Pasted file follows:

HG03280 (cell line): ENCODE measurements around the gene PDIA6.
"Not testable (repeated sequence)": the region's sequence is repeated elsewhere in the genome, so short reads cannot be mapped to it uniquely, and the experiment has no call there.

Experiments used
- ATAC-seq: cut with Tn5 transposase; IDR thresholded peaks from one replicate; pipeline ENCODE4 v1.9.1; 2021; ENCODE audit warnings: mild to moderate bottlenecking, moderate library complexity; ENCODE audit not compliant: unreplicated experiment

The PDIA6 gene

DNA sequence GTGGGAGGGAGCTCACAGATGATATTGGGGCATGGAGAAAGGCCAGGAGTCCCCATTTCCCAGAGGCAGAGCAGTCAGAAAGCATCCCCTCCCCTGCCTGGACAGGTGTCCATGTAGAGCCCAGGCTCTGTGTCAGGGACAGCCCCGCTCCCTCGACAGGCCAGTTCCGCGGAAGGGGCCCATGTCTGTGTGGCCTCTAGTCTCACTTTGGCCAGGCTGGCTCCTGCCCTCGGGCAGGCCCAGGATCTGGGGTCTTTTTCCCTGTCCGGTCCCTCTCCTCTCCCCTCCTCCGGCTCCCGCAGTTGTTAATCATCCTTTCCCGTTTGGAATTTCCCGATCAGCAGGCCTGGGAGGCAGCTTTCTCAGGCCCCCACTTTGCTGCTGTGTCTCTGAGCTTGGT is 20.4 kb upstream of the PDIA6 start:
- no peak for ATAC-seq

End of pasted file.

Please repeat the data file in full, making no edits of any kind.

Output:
HG03280 (cell line): ENCODE measurements around the gene PDIA6.
"Not testable (repeated sequence)": the region's sequence is repeated elsewhere in the genome, so short reads cannot be mapped to it uniquely, and the experiment has no call there.

Experiments used
- ATAC-seq: cut with Tn5 transposase; IDR thresholded peaks from one replicate; pipeline ENCODE4 v1.9.1; 2021; ENCODE audit warnings: mild to moderate bottlenecking, moderate library complexity; ENCODE audit not compliant: unreplicated experiment

The PDIA6 gene

DNA sequence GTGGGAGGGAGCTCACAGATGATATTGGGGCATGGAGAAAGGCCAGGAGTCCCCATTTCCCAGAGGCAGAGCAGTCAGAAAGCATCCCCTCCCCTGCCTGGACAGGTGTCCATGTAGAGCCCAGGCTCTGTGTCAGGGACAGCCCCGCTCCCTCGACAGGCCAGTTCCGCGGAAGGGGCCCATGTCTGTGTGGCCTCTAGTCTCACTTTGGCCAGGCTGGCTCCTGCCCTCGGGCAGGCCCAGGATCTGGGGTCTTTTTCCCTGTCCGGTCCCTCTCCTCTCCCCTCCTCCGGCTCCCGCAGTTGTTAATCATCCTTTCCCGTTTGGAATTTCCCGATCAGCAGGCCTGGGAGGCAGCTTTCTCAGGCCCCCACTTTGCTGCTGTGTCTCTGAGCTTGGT is 20.4 kb upstream of the PDIA6 start:
- no peak for ATAC-seq